May 27 ’10

Business Perspective: Wrong IT Decisions

by Susan Eustis in Mainframe Executive

The IT department is the core of the modern enterprise and one of the keys to its success. While making decisions that affect the technology and systems deployed by the IT department is difficult, business success depends on correct decisions being made to minimize costly errors that can impact a company or organization’s ability to remain competitive in the marketplace. One area where costly errors can easily be made is in the understanding of the true cost and the Return on Investment (ROI) of various information technology expenditures.

According to Dot Alexander, senior analyst at CedarRidge Consulting Group, “There are many misperceptions about information technology cost vs. real/actual cost. What’s needed is an effective model for comparing information technology cost and ROI where managers can look at the variables that have impact and provide a fact-based, accurate measure of the validated cost combined with the ROI impact associated with change.” 

Managing the cost of and gaining the most benefit from information technology depends heavily on understanding the cost and the business benefits to be received. Management needs to know the cost of various alternatives to keep the Total Cost of Ownership (TCO) as low as possible while also meeting the needs of the business. When companies give consideration to such ideas as replacing their mainframe systems with so-called modern systems, knowing the costs and the expected ROI sheds light on what can otherwise simply be "a sale caused by vendor influence." It is during these types of analyses that it’s often quickly discovered that "rip and replace" options really aren’t an option at all due to an inability to forfeit the business knowledge encapsulated within existing information technology assets.

The factors impacting ROI are complex. Different business processes have different characteristics and costs. ROI is a popular metric because of its versatility and simplicity. That is, if an investment doesn’t have a positive ROI, or if there are other opportunities with a higher ROI, then the investment alternatives calculation makes a difference in averting costly information technology decisions. An accurate ROI needs to be calculated before a decision is made, and an accurate ROI calculation depends on having good analyst metrics in place that are both historical and predictive.

Service-Oriented Architecture (SOA) is another key aspect of modern decision-making concerning information technology. As an architecture that’s positioned to support flexible and process-oriented responses to changing market conditions, SOA also insulates applications from environmental middleware, preserving the value locked within existing information technology assets in new environments. The result is the ability to turn large applications into components that can be reused, thereby increasing agility and flexibility as companies want to evolve their software and hardware to aid the business.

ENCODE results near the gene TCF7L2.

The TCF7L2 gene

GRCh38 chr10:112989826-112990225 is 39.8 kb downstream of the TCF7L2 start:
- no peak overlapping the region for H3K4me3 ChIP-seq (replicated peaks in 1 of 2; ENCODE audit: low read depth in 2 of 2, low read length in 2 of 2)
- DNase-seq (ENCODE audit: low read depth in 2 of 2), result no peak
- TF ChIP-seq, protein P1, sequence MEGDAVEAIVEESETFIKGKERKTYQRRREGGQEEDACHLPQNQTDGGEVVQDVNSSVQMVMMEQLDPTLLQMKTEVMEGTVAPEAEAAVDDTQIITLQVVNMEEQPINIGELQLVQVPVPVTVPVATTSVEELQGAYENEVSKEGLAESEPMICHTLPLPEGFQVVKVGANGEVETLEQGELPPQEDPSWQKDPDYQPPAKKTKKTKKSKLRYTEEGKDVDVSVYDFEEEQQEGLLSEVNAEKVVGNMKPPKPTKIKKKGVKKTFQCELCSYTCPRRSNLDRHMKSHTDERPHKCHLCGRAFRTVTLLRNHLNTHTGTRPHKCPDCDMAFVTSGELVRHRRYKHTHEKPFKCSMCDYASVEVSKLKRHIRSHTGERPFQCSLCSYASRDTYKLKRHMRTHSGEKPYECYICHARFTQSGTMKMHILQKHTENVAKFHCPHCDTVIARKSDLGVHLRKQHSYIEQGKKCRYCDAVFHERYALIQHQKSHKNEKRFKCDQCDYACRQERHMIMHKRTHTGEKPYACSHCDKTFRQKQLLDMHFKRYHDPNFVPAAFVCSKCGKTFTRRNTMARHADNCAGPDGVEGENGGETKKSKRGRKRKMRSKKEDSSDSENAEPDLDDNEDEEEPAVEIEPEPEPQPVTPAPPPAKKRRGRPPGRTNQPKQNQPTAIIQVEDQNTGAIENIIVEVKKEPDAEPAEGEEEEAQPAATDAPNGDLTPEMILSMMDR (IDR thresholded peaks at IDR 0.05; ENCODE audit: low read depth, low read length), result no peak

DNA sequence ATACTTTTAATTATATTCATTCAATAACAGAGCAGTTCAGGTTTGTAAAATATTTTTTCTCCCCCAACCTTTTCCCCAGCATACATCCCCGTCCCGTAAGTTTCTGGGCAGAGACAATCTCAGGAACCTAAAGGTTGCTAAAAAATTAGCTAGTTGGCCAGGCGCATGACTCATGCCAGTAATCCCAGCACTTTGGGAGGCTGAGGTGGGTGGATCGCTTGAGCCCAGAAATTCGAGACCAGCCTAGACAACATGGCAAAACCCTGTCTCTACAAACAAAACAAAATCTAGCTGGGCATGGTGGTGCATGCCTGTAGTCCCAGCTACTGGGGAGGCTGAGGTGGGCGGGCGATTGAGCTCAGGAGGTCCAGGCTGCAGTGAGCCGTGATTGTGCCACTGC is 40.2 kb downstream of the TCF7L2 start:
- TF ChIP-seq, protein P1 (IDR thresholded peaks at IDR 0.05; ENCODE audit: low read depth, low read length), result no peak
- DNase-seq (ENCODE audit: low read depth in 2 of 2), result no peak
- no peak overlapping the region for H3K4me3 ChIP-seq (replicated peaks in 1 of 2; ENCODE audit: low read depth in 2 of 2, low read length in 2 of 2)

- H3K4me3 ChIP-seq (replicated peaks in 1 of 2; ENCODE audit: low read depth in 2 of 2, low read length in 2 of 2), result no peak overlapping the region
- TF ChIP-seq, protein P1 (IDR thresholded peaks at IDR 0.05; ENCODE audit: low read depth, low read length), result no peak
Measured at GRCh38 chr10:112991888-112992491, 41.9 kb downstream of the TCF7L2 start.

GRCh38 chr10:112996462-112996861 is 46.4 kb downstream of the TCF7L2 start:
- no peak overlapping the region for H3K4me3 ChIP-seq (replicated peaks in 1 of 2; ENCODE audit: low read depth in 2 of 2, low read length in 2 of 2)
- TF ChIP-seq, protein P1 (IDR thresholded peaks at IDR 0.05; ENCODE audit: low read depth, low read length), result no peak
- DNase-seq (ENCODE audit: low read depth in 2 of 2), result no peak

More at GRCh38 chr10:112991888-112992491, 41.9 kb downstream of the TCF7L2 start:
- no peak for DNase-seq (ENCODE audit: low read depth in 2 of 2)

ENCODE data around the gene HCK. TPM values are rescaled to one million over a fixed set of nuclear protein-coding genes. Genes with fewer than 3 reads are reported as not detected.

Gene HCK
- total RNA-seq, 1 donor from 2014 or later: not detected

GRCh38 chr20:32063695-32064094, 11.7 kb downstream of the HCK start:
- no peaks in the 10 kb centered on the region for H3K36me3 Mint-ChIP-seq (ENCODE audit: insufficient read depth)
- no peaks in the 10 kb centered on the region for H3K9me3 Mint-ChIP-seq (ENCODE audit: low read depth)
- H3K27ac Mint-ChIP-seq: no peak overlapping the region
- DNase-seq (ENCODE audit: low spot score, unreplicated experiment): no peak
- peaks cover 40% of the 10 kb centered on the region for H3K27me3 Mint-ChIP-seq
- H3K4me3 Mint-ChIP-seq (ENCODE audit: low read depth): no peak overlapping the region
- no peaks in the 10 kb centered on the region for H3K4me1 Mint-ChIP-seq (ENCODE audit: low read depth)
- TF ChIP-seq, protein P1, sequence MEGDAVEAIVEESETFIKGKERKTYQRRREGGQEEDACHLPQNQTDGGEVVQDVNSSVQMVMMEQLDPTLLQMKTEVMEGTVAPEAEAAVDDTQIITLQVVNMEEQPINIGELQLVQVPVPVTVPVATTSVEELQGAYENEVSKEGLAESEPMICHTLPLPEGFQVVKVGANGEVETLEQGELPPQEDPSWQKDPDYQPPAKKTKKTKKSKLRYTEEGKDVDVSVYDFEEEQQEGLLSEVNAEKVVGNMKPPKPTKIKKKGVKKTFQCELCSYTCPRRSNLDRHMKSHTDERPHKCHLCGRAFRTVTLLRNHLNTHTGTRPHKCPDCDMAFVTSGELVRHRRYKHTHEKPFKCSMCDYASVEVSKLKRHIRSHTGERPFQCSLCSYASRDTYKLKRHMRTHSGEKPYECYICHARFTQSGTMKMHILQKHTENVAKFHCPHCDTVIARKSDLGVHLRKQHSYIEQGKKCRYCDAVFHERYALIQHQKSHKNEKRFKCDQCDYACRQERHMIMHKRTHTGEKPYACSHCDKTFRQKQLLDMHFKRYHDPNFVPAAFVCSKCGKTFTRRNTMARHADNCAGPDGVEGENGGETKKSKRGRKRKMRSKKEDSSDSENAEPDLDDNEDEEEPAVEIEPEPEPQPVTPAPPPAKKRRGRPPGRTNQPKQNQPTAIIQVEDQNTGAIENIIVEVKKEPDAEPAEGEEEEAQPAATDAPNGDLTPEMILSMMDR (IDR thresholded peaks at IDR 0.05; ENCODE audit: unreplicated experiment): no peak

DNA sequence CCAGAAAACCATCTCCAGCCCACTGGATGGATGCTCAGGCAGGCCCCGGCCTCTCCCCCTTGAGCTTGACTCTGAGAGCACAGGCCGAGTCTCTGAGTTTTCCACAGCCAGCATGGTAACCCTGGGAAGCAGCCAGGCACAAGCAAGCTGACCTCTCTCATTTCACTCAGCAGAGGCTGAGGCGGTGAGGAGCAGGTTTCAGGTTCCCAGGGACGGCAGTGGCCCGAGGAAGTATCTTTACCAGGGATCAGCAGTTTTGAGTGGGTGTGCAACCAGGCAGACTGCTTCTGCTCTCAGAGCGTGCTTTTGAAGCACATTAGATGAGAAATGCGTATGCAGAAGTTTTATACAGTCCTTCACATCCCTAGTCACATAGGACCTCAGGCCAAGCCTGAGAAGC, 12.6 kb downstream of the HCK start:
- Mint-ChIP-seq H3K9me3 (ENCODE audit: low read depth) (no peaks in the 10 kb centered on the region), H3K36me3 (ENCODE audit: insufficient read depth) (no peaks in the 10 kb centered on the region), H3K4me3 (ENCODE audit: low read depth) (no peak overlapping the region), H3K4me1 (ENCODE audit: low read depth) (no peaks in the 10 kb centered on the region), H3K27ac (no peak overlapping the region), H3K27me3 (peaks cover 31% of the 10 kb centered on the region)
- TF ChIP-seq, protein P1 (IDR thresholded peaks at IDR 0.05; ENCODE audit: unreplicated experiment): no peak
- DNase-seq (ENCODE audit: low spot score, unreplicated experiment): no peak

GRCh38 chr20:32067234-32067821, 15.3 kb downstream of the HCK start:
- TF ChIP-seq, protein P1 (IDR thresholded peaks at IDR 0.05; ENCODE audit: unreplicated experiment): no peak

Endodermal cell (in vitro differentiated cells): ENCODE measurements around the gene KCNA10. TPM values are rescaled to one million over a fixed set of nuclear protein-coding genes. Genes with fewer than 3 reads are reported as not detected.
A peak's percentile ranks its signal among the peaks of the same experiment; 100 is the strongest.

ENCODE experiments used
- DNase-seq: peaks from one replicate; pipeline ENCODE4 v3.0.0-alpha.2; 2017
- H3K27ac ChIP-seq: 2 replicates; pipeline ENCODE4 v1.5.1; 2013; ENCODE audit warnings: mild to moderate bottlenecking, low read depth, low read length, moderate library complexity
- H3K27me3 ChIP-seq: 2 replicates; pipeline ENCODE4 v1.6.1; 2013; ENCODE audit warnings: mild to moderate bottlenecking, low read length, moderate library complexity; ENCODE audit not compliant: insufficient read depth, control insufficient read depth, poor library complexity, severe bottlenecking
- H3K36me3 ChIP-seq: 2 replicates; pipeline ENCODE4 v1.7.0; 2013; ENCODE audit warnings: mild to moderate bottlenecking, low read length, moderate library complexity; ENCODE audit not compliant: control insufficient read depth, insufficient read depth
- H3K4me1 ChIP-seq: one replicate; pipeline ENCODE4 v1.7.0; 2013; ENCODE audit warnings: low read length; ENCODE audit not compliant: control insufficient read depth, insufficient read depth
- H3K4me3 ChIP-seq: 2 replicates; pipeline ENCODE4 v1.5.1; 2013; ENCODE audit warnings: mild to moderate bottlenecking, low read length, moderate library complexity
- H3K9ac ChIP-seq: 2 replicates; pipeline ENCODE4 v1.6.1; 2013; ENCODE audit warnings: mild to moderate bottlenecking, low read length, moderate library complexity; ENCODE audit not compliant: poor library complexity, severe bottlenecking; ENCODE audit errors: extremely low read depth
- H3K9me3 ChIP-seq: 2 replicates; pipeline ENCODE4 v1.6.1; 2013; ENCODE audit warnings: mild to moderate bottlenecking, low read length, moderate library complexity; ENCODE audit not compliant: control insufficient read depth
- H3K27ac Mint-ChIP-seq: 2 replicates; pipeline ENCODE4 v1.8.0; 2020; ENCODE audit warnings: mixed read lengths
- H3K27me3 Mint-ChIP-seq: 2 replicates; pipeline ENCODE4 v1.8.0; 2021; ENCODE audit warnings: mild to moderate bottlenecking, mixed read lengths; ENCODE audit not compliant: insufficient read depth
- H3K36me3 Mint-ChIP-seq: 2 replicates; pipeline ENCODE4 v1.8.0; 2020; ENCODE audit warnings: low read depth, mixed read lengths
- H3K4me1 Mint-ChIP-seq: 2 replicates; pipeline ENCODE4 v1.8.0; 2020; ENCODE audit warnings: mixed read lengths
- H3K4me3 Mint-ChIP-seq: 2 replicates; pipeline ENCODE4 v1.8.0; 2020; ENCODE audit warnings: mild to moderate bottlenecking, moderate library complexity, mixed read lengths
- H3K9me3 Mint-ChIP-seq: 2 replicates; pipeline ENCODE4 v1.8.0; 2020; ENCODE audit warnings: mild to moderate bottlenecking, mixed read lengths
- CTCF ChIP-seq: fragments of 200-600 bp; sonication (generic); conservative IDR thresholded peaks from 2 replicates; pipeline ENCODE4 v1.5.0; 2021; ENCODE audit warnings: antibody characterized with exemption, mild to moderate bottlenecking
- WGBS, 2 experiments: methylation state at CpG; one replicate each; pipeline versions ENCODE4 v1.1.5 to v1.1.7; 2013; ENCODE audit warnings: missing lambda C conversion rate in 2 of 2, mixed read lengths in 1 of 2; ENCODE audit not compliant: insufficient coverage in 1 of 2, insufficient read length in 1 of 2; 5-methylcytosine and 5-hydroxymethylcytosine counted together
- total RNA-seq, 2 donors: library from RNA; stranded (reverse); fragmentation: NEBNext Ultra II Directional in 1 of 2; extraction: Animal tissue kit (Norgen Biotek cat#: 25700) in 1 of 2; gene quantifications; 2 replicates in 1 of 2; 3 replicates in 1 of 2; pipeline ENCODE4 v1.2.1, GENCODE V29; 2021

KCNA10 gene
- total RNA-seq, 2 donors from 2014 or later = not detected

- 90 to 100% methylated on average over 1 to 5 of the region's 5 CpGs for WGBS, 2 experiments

This strategy helps separate the calculation of software ROI from hardware ROI. Application architecture choices are key in this context. IT department managers are using standards to determine what choices provide the most benefit for the least cost. Reuse of assets is a key issue. IT department managers can use predictive models that support the ability to adapt to business change.

Predictive models based on the cost per MIPS per day have greatly aided decision-making for information technology. By using MIPS per day, the different server and System z systems can be compared. The System z10 frequently is measured at $3.13 per MIPS per day in our work. A reasonable comparison can be made by translating the dollars per MIPS per day into dollars per GHz per day and comparing cost per GHz per day for servers to the System z. Generally, System z costs are at least seven to 10 times less than the server costs. This is significant for cloud computing decision-making.

Be sure to get an accurate and honest business perspective. Information technology decisions are very important and can drive a successful company into ruin if top management isn’t careful.